HARRISVILLE - According to a presentation at an Alcona County Board of Commissioners meeting on Wednesday, the Northeast Michigan Children's Behavioral Health Initiative will continue moving forward in Alpena, Alcona, Montmorency, and Presque Isle counties to save eventual juvenile care and court costs using a children's behavioral health program to prevent delinquent behavior.
The program came from discussions between various Northeast Michigan agencies, initiated in 2009 by Kellogg Foundation representatives and the Community Foundation for Northeast Michigan, about how to improve their collective services. After a series of meetings through January 2011 between 20-odd representatives of local human, health and justice agencies, the planning team decided to pursue the project to educate parents on the phases of childhood development, make adequate primary care and behavioral health services accessible to families, and establish a child advocacy center for crisis intervention and abuse prevention and response services.
President Clint Bohlen of Mackinac Health Care Consultants described it as a children's health initiative intended to treat risk factor behaviors in children, funded by a $2.4 million WK Kellogg Foundation grant applied in two phases over three years from April 2011 to March 2014. The planning phase is over, and implementation has begun.
"The idea behind this was really to establish a system by which we would expand behavioral health services to children, and that we would do that in three ways," he said, the first being through a children's advocacy center in partnership with Thunder Bay Community Health Services and Alcona Health Center. The second would be through on-site school clinics serving ages 0-12, modeled after the one at Lincoln Elementary School in Alpena and proposed for trial implementation at Ella White, Besser, and Thunder Bay Junior High schools. Bohlen said this service, already provided at Alcona Community Schools, would require more hours of the school's part-time counselor which might be paid for by the grant and would be accomplished in other areas through a partnership with the Exchange Club to recruit family or parent aides and mentors. He hoped this step could be accomplished by the end of the year, while the third part of the project - parenting and child development education - may take somewhat longer.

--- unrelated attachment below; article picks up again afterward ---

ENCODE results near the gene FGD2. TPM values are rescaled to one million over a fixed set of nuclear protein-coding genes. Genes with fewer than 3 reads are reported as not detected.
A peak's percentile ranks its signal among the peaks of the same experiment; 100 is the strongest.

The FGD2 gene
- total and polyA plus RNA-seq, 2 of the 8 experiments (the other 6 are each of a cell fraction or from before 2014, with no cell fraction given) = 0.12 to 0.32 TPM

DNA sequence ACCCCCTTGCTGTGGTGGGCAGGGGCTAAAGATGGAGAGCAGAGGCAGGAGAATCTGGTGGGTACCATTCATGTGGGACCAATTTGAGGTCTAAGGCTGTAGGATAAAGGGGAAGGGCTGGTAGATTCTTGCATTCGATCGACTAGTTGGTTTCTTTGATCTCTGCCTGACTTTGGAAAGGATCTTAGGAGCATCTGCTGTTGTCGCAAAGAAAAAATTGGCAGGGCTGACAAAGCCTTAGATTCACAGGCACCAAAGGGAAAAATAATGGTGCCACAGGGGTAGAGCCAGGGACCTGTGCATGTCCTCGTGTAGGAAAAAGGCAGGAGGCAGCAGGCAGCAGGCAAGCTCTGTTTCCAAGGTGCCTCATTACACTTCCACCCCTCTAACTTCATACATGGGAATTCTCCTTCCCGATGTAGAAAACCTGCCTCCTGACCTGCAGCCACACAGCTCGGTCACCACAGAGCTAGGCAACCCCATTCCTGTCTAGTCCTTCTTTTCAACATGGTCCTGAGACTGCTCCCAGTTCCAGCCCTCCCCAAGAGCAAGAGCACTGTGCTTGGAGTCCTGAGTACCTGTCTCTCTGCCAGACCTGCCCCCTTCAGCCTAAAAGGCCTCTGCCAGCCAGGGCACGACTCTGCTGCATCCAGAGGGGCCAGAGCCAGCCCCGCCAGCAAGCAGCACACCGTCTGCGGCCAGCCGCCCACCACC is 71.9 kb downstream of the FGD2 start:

"We're establishing 'wrap-around' ... (which is) basically a group of agencies who are all dealing with the family, actually starting to meet formally with that family, and that family agrees to some goals, and there's a partnership with that family, and they meet on a regular basis in the pursuit of achieving those goals," he said. "There is currently wrap-around for what's called 'severely emotionally disturbed.' What we're going to implement is for non-SED, so for a kid, for example, who has anxiety or panic attacks or a similar disorder that is not severe enough to classify him for human health services, we're going to provide wrap-around services for them in Alcona County."
Bohlen said he also acquired $77,000 from Kellogg, to be matched by $33,500 in state child care funds, to reboot the discontinued "Day One" abuse prevention program to serve 15 families in each of the four counties through Child and Family Services. He cited several studies about the efficacy of the programs, including one from Michigan State University that indicates every dollar spent on prevention saves $12-17 in eventual costs to treat or prosecute eventual juvenile offenders, and added that Kellogg's promise to support the program if it succeeds would be a significant benefit to the area.
"(The Kellogg Foundation) did say that, 'At the end of this project, three years, if you can do what you say - we know what your needs are, we know what life is like in your area, that's why we came up to see you guys - we will not only revisit that $3 million, but we'll become your advocate for the Council of Michigan Foundations, because right now less than 0.01 percent of all the money that's dispensed by Michigan foundations comes to Northeast Michigan,'" he said. "And Kellogg wants to change that."
Alcona County Juvenile Officer Tammy Ranger expressed support on behalf herself and Judge Laura Frawley.
"Day One we know and remember as being a great program in our county, and I've read some of the statistical information. It certainly supports the mission of the child care funds ... and I think it would be great to have that here. Young people are still going to have babies, and we do have a lot of poverty here, and we do have a lot of problem with that population," she said.
Bohlen said the goal is to start some of the services by October and asked the board to find someone to do the necessary fiduciary work for the county. The board will discuss the program further and make a decision at its Aug. 15 meeting.
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